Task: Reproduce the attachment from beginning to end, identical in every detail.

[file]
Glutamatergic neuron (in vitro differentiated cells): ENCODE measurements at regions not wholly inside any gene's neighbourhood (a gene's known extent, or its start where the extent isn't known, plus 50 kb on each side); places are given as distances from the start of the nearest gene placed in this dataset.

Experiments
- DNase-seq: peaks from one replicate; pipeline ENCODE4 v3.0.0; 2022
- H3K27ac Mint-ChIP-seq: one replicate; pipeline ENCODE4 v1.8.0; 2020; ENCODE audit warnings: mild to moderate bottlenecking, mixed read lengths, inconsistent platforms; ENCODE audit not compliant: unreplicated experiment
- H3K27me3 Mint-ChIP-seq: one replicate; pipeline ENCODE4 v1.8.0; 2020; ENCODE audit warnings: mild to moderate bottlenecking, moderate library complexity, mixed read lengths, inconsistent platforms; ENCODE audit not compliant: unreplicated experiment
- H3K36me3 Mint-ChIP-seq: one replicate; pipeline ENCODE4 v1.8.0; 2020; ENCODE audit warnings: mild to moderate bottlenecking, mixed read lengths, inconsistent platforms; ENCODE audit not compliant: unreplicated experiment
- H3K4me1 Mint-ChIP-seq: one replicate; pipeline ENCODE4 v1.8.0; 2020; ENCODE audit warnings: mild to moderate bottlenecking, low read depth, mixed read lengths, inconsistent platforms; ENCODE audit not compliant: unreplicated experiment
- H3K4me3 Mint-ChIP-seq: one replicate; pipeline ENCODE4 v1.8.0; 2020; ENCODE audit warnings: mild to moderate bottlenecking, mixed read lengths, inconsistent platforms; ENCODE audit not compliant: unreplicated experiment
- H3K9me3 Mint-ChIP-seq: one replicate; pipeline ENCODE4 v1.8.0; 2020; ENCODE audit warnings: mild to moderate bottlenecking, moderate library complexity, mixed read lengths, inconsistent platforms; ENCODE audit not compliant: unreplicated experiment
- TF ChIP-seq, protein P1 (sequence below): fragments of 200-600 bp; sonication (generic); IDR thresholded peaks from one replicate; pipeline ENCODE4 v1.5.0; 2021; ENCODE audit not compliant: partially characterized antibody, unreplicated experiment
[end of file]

Glutamatergic neuron (in vitro differentiated cells): ENCODE measurements at regions not wholly inside any gene's neighbourhood (a gene's known extent, or its start where the extent isn't known, plus 50 kb on each side); places are given as distances from the start of the nearest gene placed in this dataset.

Experiments
- DNase-seq: peaks from one replicate; pipeline ENCODE4 v3.0.0; 2022
- H3K27ac Mint-ChIP-seq: one replicate; pipeline ENCODE4 v1.8.0; 2020; ENCODE audit warnings: mild to moderate bottlenecking, mixed read lengths, inconsistent platforms; ENCODE audit not compliant: unreplicated experiment
- H3K27me3 Mint-ChIP-seq: one replicate; pipeline ENCODE4 v1.8.0; 2020; ENCODE audit warnings: mild to moderate bottlenecking, moderate library complexity, mixed read lengths, inconsistent platforms; ENCODE audit not compliant: unreplicated experiment
- H3K36me3 Mint-ChIP-seq: one replicate; pipeline ENCODE4 v1.8.0; 2020; ENCODE audit warnings: mild to moderate bottlenecking, mixed read lengths, inconsistent platforms; ENCODE audit not compliant: unreplicated experiment
- H3K4me1 Mint-ChIP-seq: one replicate; pipeline ENCODE4 v1.8.0; 2020; ENCODE audit warnings: mild to moderate bottlenecking, low read depth, mixed read lengths, inconsistent platforms; ENCODE audit not compliant: unreplicated experiment
- H3K4me3 Mint-ChIP-seq: one replicate; pipeline ENCODE4 v1.8.0; 2020; ENCODE audit warnings: mild to moderate bottlenecking, mixed read lengths, inconsistent platforms; ENCODE audit not compliant: unreplicated experiment
- H3K9me3 Mint-ChIP-seq: one replicate; pipeline ENCODE4 v1.8.0; 2020; ENCODE audit warnings: mild to moderate bottlenecking, moderate library complexity, mixed read lengths, inconsistent platforms; ENCODE audit not compliant: unreplicated experiment
- TF ChIP-seq, protein P1 (sequence below): fragments of 200-600 bp; sonication (generic); IDR thresholded peaks from one replicate; pipeline ENCODE4 v1.5.0; 2021; ENCODE audit not compliant: partially characterized antibody, unreplicated experiment